There is a wide array of survey software, with a range of features and options that make it easy for businesses and organizations to get feedback from their target audiences. Some survey software tools are very simple to use while others are more complex and sophisticated. Most have free versions that provide very basic survey tools, are available online and hosted through secure cloud servers. Some of the most popular include Survey Monkey, Survey Gizmo, Typeform, Google Forms, and Zoho Survey. Selecting the one tool that is right for you, from the hundreds that are available, will depend on your needs and your budget.
Even though software has made it easier to collect and analyze customer data, the quality of that data is still dependent on the questions asked. Good questions yield good data while bad questions result in bad data.
More often than not business owners will begin a research effort by formulating questions. And of course, they don’t want too many questions because nobody likes long surveys. What usually results is a list of 3 to 5 Yes/No questions that are more than likely related to “nice to know” rather than “need to know” aspects of their business. With this sort of approach it’s no wonder that they are often disappointed with the final results and end up being skeptical of the value of surveys.
This is why survey Do It Yourselfers must begin by first establishing objectives for their research and then translating the objectives into questions that can be asked in a survey. If you are to the point where you have decided to conduct a survey then obviously you want to get the most accurate unbiased information possible to support your decision-making.
Survey objectives should be used to determine the type and number of question(s) that will be asked. The objectives will also help in identifying who the survey respondents will be. Each question you come up with should be evaluated against the objectives. Using survey objectives as a filter will also help in prioritizing and selecting the questions that will be on the final survey instrument. If a question is not related to one of your research objectives it should not be on the survey. This step will increase the likelihood that your data will be actionable and meaningful.
Make sure that the questions are clear, unambiguous and unbiased. Poorly worded questions can lead to biased results. Stay away from leading and loaded questions that prevent you from revealing respondent’s true attitudes and opinions.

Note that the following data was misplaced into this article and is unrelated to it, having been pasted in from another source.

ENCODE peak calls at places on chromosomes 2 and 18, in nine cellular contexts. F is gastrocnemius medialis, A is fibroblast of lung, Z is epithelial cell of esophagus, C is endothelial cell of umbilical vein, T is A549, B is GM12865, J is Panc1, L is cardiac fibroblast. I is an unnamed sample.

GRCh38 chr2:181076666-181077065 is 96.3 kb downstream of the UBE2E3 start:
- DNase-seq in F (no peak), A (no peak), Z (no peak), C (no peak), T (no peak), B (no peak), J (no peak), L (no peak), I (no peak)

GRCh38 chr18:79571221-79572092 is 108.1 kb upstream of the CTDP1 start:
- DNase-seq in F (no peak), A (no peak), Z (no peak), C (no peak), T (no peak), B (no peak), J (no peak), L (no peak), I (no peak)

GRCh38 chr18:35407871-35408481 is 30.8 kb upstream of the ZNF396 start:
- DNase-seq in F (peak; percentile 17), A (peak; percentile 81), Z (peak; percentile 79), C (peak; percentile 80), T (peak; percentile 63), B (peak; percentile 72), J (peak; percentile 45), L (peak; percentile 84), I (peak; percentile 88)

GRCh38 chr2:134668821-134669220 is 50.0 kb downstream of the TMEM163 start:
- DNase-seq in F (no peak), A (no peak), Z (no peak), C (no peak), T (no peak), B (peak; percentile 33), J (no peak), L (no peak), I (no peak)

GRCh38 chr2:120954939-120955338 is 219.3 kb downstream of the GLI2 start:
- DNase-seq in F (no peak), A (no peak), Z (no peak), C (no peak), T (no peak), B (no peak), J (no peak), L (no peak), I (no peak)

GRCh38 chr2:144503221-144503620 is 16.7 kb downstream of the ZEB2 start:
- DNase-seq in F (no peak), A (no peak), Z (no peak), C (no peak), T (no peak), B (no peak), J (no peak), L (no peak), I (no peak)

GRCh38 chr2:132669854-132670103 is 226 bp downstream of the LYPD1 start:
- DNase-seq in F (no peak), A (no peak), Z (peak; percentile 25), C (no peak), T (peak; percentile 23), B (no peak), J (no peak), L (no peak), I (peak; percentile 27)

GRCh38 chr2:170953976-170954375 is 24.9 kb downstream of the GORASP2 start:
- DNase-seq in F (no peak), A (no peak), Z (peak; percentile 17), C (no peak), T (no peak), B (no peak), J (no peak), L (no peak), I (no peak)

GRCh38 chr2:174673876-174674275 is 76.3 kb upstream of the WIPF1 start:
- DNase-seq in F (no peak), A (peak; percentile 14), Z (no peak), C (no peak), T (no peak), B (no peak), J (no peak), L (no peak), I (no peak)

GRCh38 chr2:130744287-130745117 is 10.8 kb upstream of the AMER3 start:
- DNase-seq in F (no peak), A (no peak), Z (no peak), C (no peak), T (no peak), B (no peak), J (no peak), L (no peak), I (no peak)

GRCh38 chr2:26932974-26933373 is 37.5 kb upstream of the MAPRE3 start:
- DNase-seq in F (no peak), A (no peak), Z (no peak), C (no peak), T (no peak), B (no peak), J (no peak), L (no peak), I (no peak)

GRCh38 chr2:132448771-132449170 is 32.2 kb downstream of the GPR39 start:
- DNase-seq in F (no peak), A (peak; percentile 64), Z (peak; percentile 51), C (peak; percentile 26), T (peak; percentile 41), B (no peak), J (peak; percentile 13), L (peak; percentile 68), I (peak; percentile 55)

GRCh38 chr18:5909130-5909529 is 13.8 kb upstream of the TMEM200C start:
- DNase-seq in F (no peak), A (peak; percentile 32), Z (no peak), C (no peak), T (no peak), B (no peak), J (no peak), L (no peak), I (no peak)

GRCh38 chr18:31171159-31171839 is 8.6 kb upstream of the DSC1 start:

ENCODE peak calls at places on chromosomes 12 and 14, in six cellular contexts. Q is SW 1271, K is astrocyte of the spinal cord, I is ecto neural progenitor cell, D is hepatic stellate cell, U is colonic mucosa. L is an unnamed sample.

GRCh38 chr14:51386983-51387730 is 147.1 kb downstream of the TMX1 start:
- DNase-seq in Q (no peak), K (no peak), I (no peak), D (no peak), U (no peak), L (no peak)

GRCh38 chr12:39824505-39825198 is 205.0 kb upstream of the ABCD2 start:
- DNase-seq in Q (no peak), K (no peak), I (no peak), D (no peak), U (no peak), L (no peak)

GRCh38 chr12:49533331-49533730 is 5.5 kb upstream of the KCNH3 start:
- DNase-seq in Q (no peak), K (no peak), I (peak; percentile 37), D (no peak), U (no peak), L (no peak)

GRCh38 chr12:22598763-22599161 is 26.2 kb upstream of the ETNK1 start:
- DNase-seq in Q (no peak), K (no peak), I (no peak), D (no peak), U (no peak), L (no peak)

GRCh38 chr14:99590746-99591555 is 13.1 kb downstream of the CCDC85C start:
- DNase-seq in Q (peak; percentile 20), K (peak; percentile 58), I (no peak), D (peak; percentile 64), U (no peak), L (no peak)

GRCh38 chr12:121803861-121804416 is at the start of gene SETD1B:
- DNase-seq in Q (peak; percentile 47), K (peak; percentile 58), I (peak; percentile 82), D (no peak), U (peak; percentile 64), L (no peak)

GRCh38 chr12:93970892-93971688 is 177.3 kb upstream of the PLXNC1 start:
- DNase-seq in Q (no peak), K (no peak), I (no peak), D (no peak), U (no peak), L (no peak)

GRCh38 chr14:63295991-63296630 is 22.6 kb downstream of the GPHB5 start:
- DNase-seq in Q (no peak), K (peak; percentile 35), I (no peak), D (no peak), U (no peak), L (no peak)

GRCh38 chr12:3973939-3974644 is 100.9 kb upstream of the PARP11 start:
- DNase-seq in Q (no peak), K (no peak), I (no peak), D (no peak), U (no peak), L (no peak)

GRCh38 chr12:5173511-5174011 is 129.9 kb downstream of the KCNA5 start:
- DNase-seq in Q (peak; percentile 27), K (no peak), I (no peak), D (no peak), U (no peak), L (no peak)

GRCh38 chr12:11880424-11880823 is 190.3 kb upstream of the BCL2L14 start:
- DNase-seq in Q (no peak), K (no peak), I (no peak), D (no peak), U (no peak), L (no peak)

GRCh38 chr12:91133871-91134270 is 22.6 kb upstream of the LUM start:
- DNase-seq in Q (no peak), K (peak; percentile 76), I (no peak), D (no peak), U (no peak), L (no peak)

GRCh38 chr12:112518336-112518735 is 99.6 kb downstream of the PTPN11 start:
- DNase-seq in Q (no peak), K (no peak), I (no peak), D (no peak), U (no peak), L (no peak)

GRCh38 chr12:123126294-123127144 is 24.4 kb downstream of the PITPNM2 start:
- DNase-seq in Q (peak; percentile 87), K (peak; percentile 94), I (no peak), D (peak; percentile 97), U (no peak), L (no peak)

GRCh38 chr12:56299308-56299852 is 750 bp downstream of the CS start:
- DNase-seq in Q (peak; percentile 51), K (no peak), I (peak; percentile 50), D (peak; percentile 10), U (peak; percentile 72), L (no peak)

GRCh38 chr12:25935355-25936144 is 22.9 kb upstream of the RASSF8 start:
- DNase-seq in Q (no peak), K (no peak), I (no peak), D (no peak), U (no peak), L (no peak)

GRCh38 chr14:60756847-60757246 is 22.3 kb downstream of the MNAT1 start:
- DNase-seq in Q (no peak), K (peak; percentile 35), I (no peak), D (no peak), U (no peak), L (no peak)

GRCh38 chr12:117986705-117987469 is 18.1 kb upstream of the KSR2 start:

Leading questions steer respondents to a desired response.
Example: Do you use ABC brand shampoo?
A better question would be: Which brand of shampoo do you use most often? A list of competing brands should be included for respondents to choose from.
Loaded questions tend to touch on peoples fears and emotions.
Example: Shouldn’t people avoid shopping online to prevent identity theft?
A question worded this way would, of course, result in a “Yes” response as no one wants his or her personal data hacked when shopping online. A better way to get at a person’s unbiased opinion on preventing identity theft when shopping online might be:
Please rate the effectiveness of the following ways to prevent identity theft when shopping online (each way is listed).
Questionnaire Organization and Flow
A survey questionnaire should have a beginning, middle and end. Questions at the beginning of a survey screen for the type(s) of respondent and are followed up by easy to answer questions designed to engage the respondent and raise their interest levels.
Questions in the middle address the survey objectives in detail. These questions tend to be a little more complex and can include rating scales and skip patterns. It is important that these questions come early in the survey so even if a respondent does not finish the survey, their responses can be used in the final analysis.
The end of the survey is where classification questions are presented to the respondents. These questions define and describe your respondents and provide extra meaning to the data during the analysis phase of the research. For consumer surveys, classification questions include demographic information such as age, income, education etc. For B2B surveys, classification questions are about attributes that describe the business, such as number of employees, industry type, company size, location etc. Classification questions are left to the end because some respondents may not answer them because they perceive them as being of a personal nature.
Ten Words to Avoid in Question Development
Certain words force respondents to completely and fully agree or disagree with the question. These words present the respondent with extreme absolutes and should be avoided. As a result, answers to questions with these words may be biased because survey participants could interpret them literally when answering.
Professional survey researchers know that questionnaire design is a systematic effort that involves the consideration of various question formats, carefully choosing the right wording and organizing the questions in a layout that engages the respondent and minimizes respondent fatigue. However, if you choose to go it alone by following these simple guidelines you will have a winning questionnaire that provides the insights needed to make the best business decisions.
gL Market Research is a full service marketing consulting firm specializing in surveys, focus groups, digital marketing and brand management. www.glmarketresearch.net